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Business Partnership Disputes

Mark was an entrepreneur for many years before entering the world of law so he really understands the mindset and the specific needs of a business owner. And while it must seem a bit unreal when talking about a lawyer, he is one of the most honest people I have met and with an immense amount of integrity. He is very even tempered and tries to take the most rational steps when dealing with any issue—regardless of how upset I might be

Jennifer Z.

Business Partnership Disputes

A business partnership dispute is a disagreement between or among the partners in a business. Unfortunately, business disputes between partners are common, particularly when you’re in a 50-50 partnership and one partner decides to act as if they own 100%. Business disputes also frequently occur between majority and minority partners when the minority partner believes the majority partner is operating the business in ways harming their interests.

What Are Common Business Partnership Disputes?

Partnerships are like a marriage, and partnership disputes often share the same conflicts in a marriage – money, decision-making, and job functions. Common business partnership disputes include:

  • management and direction of the business,
  • issues with the distribution of profits and losses,
  • allocation of decision-making authority,
  • conflicts of interest,
  • disagreements over the terms of the partnership agreement,
  • admission or removal of partners, and
  • disputes over the dissolution or sale of the partnership.

Additionally, there may be disputes between partners or between the partnership and third parties over issues such as breach of contract, fraud, and other misconduct.

How Can Business Partnership Disputes Be Resolved Amicably?

Some business partners can negotiate acceptable resolutions on their own. If you are attempting to resolve a business partnership dispute yourself, it’s important to know what your legal options are. Not as a hammer to try to force the other side to agree with your position, but so you know what the alternatives are if you can’t come to an amicable agreement. Take the time to read your partnership, shareholder or operating agreement before trying to work things out. You’ll have a better understanding of your rights and obligations and may find options for less formal resolution such as a mandatory mediation provision.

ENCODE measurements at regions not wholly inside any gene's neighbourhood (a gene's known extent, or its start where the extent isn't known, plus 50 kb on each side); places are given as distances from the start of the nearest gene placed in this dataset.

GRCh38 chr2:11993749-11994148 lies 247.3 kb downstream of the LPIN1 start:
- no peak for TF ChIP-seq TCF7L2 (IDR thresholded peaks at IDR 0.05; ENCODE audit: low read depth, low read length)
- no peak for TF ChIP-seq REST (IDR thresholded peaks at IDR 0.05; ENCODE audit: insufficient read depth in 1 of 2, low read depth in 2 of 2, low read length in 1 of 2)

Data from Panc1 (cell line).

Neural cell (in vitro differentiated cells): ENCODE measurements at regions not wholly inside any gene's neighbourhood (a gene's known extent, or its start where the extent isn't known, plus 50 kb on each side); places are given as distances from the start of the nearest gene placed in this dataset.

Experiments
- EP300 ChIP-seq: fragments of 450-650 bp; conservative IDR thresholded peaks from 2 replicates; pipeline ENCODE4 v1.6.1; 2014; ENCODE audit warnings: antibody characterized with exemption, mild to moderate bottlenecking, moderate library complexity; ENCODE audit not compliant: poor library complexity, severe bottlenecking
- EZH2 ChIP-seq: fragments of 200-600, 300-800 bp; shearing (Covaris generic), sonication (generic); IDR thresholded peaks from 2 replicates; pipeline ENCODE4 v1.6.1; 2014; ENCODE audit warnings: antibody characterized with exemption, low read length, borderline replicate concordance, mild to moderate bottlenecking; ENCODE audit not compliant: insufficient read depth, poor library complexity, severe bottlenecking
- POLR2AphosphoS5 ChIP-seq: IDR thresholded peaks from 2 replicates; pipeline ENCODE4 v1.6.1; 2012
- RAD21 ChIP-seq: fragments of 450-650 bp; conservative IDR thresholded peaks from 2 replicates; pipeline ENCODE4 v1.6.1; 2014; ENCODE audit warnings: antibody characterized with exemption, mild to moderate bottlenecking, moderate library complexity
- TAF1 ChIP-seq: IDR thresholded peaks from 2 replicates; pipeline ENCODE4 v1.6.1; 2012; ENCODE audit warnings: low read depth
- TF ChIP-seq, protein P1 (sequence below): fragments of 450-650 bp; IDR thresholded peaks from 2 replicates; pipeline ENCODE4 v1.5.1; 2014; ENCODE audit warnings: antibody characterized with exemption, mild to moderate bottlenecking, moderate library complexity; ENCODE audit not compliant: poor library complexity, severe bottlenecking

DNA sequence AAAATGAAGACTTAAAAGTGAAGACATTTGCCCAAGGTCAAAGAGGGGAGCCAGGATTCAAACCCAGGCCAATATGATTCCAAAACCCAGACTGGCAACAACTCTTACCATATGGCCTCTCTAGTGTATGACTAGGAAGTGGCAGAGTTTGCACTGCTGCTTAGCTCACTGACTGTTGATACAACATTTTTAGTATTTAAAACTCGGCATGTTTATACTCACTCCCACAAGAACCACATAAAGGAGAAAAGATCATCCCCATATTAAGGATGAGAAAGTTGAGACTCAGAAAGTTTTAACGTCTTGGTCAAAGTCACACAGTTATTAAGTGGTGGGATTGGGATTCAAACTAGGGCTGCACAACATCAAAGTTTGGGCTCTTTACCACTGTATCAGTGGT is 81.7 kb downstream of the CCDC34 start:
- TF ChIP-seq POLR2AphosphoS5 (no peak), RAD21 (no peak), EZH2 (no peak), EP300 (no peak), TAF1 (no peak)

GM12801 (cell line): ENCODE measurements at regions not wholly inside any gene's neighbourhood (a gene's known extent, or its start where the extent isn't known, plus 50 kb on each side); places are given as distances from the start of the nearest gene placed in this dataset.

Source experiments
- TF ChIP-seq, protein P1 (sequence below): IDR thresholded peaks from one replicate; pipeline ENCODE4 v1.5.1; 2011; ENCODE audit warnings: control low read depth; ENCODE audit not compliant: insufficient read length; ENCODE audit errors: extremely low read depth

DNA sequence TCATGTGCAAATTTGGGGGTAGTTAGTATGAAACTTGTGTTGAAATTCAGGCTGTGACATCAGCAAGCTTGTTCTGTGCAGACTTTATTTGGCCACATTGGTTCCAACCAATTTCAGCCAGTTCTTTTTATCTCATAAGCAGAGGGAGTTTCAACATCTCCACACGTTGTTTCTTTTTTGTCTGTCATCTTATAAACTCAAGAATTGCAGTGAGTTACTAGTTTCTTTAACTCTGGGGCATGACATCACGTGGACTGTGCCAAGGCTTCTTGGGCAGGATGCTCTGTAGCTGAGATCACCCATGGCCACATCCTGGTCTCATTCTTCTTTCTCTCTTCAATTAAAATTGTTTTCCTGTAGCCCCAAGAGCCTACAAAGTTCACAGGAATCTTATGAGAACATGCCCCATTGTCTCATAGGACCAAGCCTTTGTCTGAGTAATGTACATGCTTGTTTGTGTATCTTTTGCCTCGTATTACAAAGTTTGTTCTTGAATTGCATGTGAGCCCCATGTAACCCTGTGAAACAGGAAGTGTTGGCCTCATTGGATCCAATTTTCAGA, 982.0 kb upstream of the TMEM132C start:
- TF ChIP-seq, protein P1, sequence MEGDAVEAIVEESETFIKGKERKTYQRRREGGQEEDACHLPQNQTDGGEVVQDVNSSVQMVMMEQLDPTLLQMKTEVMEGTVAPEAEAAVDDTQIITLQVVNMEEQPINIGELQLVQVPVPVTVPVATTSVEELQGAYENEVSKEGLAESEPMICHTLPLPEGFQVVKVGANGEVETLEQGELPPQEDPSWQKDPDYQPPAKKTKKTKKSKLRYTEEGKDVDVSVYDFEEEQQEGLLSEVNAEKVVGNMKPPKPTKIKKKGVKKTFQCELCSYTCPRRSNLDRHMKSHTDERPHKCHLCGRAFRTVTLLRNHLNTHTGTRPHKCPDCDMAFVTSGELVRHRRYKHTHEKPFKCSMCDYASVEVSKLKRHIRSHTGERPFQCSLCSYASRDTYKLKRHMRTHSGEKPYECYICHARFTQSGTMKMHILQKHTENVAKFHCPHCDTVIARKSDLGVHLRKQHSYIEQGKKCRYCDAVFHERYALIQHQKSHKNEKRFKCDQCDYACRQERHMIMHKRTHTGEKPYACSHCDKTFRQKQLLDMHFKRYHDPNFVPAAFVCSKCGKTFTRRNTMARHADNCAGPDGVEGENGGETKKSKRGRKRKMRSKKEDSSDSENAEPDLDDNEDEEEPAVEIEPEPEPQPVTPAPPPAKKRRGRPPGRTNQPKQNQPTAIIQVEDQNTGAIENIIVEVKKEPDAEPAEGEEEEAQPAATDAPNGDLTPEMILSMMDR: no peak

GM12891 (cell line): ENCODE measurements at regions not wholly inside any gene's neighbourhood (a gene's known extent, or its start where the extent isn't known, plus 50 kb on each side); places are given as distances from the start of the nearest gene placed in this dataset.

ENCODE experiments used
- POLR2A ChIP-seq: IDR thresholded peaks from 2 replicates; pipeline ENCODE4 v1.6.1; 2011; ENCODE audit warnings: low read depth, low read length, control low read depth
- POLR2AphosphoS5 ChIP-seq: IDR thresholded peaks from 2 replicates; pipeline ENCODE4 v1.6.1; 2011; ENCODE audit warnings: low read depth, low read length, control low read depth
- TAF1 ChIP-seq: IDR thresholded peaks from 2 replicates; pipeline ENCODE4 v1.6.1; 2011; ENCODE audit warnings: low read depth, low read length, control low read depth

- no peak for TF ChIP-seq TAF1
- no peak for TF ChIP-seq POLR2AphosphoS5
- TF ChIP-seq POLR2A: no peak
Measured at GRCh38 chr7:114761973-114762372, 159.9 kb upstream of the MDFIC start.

When Is Mediation An Option To Resolve Partnership Disputes?

Mediation may be an option if you and your business partner cannot resolve the dispute yourselves. Mediation can be informal or with attorneys representing both partners. Mediation is a process in which a neutral third party helps two parties reach an agreement. It’s typically less expensive and time-consuming than going to court. It can be helpful if you want to maintain a good relationship with your business partner.

Some partnership agreements include mediation provisions. In these cases, you can request mediation based on the agreement. In cases where the partnership agreement does not require mediation, you’ll have to agree to participate voluntarily.

If Mediation Isn’t an Option, Should You Pursue A Lawsuit?

Suppose mediation isn’t possible or doesn’t work out. In that case, you may need to take legal action by filing a lawsuit against your business partner. This should be seen as a last resort, as lawsuits can be expensive and time-consuming. They can also damage your relationship with your business partner beyond repair. If you decide to take legal action, it’s important to consult with an attorney beforehand to understand your options and rights.

Business partner disputes can be challenging to deal with, but it’s essential to take the time to evaluate your options before taking action.

If you are dealing with a business partnership dispute in Orange County, Los Angeles County, San Diego County, or Palm Springs, we can help. Call us today for an initial consultation so you can better understand all of your rights and options. Call now; the initial consultation is FREE.

Resolving Business Disputes on a Contingency Basis

It is possible that we can litigate your business partnership dispute case on a contingency basis, rather than on a pay-as-you go hourly basis.  Probably because of the dispute and possibly for other reasons, your money may be tied up temporarily.  We understand that, which is why we may be able to work you in such a way that you only pay a percentage of the settlement or judgment if and when we win your case and you collect your award.  You can find out more about the contingency business litigation option here.